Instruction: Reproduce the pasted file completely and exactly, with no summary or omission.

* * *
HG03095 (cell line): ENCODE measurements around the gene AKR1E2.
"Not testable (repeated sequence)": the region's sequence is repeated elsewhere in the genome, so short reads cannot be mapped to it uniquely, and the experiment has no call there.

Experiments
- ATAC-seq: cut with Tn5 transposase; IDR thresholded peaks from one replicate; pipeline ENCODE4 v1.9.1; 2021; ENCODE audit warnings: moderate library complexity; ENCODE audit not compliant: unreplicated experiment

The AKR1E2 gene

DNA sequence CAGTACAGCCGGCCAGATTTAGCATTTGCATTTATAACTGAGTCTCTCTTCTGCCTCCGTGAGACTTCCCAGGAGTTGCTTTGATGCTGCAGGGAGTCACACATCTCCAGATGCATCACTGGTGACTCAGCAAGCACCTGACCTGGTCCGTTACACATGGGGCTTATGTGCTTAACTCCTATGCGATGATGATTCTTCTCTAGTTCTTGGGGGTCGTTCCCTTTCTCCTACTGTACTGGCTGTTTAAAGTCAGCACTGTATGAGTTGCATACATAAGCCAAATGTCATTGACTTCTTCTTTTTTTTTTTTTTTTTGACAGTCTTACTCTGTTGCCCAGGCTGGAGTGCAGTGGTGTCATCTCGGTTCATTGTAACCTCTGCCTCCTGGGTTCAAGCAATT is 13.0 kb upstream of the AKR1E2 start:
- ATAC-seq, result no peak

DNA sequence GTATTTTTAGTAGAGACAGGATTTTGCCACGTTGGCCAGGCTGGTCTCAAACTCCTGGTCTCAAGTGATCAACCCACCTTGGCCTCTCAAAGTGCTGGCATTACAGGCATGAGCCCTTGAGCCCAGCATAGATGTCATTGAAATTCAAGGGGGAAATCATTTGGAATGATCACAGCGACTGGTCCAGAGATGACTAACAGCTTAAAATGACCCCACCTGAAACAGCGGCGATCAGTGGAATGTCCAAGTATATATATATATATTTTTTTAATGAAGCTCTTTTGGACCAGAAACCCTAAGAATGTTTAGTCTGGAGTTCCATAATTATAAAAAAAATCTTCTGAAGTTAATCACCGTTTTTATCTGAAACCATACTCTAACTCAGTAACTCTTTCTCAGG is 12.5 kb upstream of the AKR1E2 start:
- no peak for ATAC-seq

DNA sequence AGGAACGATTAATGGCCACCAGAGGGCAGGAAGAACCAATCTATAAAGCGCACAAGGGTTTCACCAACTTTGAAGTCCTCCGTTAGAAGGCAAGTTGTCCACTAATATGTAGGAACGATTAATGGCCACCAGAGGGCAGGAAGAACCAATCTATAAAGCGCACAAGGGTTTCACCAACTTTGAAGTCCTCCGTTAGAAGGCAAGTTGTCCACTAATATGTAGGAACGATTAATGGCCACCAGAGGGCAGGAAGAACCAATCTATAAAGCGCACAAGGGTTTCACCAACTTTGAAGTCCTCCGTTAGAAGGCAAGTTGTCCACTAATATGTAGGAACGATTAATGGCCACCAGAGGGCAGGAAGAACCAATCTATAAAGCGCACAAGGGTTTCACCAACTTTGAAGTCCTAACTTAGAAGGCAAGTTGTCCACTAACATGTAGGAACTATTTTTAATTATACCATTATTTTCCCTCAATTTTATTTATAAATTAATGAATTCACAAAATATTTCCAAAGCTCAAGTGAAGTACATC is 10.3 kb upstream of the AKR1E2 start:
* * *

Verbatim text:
HG03095 (cell line): ENCODE measurements around the gene AKR1E2.
"Not testable (repeated sequence)": the region's sequence is repeated elsewhere in the genome, so short reads cannot be mapped to it uniquely, and the experiment has no call there.

Experiments
- ATAC-seq: cut with Tn5 transposase; IDR thresholded peaks from one replicate; pipeline ENCODE4 v1.9.1; 2021; ENCODE audit warnings: moderate library complexity; ENCODE audit not compliant: unreplicated experiment

The AKR1E2 gene

DNA sequence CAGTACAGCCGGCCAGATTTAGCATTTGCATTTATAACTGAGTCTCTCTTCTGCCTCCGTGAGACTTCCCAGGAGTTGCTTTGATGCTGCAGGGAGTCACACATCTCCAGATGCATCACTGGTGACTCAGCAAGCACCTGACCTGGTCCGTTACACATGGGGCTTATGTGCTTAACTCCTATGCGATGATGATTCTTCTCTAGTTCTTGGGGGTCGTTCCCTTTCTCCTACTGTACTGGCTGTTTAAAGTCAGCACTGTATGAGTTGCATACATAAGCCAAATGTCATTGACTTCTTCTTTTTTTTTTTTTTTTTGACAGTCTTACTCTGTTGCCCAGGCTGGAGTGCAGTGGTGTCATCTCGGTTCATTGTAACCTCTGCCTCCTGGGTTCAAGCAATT is 13.0 kb upstream of the AKR1E2 start:
- ATAC-seq, result no peak

DNA sequence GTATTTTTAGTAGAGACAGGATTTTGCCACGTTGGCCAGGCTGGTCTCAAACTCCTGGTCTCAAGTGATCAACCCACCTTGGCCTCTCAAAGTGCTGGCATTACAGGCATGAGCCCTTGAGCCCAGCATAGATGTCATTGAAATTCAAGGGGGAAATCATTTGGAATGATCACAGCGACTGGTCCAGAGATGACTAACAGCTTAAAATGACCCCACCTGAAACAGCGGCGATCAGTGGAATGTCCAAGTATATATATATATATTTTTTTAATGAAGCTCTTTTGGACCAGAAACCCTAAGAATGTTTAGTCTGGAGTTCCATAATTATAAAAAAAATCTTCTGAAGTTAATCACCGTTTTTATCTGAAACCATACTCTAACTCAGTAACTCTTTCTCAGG is 12.5 kb upstream of the AKR1E2 start:
- no peak for ATAC-seq

DNA sequence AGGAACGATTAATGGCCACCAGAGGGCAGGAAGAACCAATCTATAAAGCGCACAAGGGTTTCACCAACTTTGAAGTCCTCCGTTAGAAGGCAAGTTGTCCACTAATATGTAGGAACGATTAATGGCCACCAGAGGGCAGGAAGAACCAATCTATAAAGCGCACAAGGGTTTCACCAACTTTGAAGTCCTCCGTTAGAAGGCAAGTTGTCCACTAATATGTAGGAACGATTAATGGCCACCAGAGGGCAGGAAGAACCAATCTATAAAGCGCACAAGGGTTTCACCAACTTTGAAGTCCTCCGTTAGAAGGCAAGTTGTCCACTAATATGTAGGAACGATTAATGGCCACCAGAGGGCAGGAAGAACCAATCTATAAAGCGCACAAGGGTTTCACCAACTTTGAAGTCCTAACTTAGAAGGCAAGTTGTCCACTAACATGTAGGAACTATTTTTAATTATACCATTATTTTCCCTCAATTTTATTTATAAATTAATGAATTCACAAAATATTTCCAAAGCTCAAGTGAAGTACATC is 10.3 kb upstream of the AKR1E2 start: